Construction giant Carillion – which issued a profit warning this month as it grapples badly-performing contracts – is among companies chosen to build phase one of the HS2 rail line.
The announcement injected some life back into its battered share price on Monday – a week after its chief executive quit when Carillion admitted an £845m hit to its finances.
Shares rose 8% in early deals as a string of major firms were awarded contracts to design and construct bridges, tunnels, embankments and viaducts for the infrastructure project – expected to cost £55bn.
The other companies included Skanska Construction UK, Costain and Balfour Beatty.
Nine bids were shortlisted for the project’s major contracts with the work valued at around £6.6bn and estimated to support 16,000 jobs.
Transport Secretary Chris Grayling defended the choice of Carillion, telling Sky News: “They’re part of a consortium – they’re not alone in the contracts, and we’ve had secure undertakings from all the members of the consortium that they will deliver that contract.
“So it’s not where one businesses has to deliver, it’s a group of businesses that have to deliver, and they’ve all committed to doing so.”
Mr Grayling added: “My wish is that Carillion get through their current problems, but we’ve made sure that it’s not an issue for these contracts.”
Image: Viaducts are among the construction projects to be undertaken
Carillion – along with Eiffage Genie Civil and Kier Infrastructure and Overseas – won lots C2 and C3, involving the building of tunnels, worth £724m and £616m respectively.
The firm’s interim chief executive, Keith Cochrane, said: “We are delighted that our joint venture, CEK, has been selected to deliver two of the three Central contracts for HS2 Phase 1, the London to Birmingham section of the route, reflecting the strength of our joint venture.”
While it is welcome work for Carillion, it is currently struggling to contain rising debts – a consequence of cost over-runs on other key contracts.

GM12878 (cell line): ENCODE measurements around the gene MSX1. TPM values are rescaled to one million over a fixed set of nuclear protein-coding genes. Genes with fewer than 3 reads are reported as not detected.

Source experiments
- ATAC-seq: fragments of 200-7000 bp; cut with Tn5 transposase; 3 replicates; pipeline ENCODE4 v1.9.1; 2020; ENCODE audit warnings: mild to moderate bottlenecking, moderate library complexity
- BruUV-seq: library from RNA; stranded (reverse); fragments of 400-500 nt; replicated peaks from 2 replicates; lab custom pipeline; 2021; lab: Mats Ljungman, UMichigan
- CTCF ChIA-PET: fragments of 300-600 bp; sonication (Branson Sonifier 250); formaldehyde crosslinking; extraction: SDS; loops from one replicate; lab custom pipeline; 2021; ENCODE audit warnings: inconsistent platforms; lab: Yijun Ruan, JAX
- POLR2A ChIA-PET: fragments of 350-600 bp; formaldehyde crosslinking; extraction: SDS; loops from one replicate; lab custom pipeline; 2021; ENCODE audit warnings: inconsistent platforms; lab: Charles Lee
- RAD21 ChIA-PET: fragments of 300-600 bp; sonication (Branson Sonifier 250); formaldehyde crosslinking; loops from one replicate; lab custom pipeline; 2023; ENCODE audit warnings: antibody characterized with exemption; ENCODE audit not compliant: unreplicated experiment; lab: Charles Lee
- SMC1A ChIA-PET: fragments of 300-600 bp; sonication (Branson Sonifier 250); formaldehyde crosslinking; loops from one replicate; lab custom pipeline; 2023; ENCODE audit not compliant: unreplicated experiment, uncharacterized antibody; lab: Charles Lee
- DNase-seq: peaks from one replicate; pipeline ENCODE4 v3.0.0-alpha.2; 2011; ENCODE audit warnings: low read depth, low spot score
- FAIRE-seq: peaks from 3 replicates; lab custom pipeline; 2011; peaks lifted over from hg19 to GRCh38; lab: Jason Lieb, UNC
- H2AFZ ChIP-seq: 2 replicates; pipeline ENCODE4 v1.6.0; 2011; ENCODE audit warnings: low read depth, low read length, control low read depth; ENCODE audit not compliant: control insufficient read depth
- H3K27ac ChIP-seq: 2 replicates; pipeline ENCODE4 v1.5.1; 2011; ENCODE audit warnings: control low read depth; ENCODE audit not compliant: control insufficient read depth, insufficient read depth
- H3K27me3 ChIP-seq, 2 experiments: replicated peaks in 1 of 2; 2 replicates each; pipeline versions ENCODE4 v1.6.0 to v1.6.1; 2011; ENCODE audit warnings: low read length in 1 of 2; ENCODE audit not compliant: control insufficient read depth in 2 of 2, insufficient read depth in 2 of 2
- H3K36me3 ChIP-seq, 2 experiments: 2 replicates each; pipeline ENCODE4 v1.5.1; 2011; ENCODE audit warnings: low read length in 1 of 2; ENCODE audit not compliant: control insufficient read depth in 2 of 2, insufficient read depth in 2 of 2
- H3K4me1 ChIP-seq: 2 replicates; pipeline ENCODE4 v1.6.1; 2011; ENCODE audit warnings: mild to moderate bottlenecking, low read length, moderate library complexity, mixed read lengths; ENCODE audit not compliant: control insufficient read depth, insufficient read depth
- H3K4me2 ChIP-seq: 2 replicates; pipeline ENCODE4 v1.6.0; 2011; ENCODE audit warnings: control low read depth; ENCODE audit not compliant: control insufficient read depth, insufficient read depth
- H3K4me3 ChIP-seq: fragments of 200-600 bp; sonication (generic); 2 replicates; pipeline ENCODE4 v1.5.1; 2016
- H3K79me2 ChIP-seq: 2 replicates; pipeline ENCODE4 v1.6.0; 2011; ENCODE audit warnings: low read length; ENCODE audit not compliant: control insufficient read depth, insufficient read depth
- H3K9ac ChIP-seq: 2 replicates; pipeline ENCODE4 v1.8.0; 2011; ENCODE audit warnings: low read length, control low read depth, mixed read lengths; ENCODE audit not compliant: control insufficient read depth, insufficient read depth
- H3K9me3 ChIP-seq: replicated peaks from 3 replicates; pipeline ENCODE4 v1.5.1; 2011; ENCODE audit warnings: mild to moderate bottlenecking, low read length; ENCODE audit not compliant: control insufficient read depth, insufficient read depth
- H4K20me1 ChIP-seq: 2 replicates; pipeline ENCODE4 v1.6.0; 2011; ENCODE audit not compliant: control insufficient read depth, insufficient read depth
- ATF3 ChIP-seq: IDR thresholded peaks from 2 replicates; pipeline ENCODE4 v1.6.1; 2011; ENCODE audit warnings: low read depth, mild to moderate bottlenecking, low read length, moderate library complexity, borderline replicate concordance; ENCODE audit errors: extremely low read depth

Mr Cochrane confirmed in a separate announcement that professional services EY was being brought in to “bring an external perspective to our cost reduction and cash collection challenge”.
He said his priorities were to “reduce the group’s net debt and create a balance sheet that will support Carillion going forward”.
Despite the positive share price reaction on Monday, its stock remains almost 70% down on where it was trading early last week.
The route of the Manchester and Leeds section of HS2 will also be announced this morning.
In November last year, ministers said the line should serve the existing central station in Sheffield, after proposals to run trains to the Meadowhall shopping centre were set aside.
But this could see new homes in nearby Mexborough being pulled down, with many of the estate’s residents finding out about the possibility just weeks after moving in.
Image: Houses in Mexborough, South Yorkshire, where residents could lose their homes
The first phase of the project – between London and Birmingham and from Birmingham along the existing West Coast Main Line – was given the go-ahead in February and is due to open in December 2026.
A bill will be published shortly covering phase 2a – from the West Midlands to Crewe, expected to open the following year – while phase 2b from Crewe on to Manchester begins in 2033.
Joe Rukin of the Stop HS2 campaign said: “The case for HS2 has been invented by the very cheerleaders who intend to rake in billions of taxpayers’ money which is desperately needed elsewhere, so it really is time to ditch this gigantic white elephant before it is too late.”
The news comes after The Sunday Times published an interview with rail expert Michael Byng, who estimated that HS2 would cost more than £400m per mile, making it the world’s most expensive railway.
This would see the project cost up to £104bn – almost double the £55.7bn estimated by the Government.
A Department for Transport spokesman said Mr Byng’s claims were “incorrect”, adding: “We are keeping a tough grip on costs and the project is on time and on budget at £55.7bn.”